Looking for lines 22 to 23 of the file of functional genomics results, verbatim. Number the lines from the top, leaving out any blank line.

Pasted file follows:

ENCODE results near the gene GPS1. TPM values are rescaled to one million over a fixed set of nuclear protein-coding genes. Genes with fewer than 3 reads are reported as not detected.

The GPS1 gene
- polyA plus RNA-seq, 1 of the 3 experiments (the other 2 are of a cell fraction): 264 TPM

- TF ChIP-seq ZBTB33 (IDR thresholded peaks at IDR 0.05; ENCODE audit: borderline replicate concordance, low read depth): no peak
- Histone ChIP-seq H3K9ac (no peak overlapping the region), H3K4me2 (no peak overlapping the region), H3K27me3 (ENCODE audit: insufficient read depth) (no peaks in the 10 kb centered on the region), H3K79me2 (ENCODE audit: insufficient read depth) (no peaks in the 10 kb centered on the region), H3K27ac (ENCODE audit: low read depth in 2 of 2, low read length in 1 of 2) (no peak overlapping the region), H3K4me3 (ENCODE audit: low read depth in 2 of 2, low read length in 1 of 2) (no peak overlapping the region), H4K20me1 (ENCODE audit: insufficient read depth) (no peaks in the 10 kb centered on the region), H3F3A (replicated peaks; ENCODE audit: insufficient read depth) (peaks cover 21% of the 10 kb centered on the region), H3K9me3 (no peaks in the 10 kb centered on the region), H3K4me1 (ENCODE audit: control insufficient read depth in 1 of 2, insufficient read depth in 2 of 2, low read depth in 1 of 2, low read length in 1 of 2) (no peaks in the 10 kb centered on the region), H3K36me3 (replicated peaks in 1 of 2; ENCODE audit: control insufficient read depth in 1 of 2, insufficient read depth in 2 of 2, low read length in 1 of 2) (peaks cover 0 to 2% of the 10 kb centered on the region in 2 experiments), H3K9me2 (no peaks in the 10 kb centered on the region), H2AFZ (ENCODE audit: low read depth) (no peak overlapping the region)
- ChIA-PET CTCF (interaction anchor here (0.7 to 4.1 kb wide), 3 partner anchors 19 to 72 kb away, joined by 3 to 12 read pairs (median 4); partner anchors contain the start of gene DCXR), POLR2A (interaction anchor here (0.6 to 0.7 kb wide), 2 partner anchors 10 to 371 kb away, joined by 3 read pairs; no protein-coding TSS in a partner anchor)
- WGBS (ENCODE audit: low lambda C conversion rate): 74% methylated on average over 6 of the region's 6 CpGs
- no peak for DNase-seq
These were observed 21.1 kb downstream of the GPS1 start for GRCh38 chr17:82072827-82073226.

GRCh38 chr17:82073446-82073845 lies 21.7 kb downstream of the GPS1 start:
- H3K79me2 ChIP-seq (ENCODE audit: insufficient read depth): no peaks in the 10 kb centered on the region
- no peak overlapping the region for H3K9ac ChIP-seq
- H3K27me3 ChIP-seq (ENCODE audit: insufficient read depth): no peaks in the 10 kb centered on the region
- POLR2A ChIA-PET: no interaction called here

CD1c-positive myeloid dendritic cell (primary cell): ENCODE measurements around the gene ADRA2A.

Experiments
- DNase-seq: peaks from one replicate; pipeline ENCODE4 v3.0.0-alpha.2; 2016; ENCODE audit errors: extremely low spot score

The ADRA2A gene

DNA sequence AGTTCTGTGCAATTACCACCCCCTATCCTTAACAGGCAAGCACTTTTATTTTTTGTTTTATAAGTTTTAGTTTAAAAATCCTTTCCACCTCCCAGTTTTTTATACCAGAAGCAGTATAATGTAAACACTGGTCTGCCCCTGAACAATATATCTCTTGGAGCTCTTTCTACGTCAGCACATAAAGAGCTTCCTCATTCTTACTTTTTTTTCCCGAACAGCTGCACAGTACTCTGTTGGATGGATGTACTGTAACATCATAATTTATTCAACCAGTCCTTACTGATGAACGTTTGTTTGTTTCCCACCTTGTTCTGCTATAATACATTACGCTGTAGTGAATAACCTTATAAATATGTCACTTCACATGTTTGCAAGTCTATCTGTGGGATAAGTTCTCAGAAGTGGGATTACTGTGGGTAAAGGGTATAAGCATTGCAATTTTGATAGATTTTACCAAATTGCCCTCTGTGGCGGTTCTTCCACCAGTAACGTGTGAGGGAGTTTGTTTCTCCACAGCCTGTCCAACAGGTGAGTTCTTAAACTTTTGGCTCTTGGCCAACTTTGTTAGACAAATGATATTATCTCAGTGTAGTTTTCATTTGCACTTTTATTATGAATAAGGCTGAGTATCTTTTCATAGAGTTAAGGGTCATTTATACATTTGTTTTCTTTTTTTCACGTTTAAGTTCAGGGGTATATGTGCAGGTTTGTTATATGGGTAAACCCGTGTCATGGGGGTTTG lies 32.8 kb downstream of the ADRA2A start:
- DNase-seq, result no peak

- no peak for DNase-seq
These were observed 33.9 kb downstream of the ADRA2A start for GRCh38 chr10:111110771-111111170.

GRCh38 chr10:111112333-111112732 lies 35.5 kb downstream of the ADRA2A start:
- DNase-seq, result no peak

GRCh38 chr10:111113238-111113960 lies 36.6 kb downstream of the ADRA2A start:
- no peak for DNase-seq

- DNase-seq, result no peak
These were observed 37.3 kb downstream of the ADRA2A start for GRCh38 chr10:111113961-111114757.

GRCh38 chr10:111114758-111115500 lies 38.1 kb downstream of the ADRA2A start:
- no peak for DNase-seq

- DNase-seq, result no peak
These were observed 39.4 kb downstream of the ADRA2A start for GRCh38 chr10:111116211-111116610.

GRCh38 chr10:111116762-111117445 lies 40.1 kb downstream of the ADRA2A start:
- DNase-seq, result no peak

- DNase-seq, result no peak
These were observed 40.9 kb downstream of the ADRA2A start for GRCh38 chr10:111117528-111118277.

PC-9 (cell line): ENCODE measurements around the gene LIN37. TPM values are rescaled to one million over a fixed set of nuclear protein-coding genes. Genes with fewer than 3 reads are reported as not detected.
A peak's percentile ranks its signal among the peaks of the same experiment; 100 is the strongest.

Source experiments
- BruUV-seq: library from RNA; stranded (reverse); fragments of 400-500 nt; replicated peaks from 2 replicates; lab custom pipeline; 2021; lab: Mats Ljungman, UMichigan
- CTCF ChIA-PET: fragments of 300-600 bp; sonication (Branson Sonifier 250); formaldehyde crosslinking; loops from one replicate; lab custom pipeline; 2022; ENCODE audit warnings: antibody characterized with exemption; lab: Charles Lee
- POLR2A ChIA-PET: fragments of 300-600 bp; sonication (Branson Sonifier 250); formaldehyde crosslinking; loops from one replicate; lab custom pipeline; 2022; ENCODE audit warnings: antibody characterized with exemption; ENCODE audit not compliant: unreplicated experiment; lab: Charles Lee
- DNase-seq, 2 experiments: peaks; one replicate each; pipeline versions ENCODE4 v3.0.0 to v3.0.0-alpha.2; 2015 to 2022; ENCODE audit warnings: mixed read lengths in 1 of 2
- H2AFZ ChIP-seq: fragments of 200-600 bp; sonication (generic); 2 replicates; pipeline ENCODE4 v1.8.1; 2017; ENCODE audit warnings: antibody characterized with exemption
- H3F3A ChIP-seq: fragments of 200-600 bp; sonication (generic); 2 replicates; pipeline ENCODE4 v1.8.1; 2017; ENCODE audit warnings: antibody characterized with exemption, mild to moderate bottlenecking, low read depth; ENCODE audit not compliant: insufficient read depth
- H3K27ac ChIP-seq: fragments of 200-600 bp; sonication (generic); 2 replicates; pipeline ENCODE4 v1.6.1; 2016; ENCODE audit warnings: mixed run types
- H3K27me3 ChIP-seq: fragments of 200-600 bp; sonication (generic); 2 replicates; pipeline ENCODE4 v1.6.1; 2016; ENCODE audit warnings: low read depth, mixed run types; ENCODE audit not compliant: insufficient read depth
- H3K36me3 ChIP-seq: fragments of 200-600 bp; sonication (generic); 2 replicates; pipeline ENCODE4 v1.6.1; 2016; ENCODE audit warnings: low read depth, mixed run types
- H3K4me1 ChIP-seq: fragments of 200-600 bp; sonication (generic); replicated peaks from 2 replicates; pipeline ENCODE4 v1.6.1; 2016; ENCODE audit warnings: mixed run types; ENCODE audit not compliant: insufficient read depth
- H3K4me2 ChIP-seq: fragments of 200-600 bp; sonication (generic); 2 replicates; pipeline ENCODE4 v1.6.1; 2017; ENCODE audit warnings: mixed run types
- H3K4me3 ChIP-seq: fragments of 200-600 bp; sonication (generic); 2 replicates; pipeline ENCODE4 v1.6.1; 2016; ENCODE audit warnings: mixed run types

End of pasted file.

These were observed 33.9 kb downstream of the ADRA2A start for GRCh38 chr10:111110771-111111170.

GRCh38 chr10:111112333-111112732 lies 35.5 kb downstream of the ADRA2A start: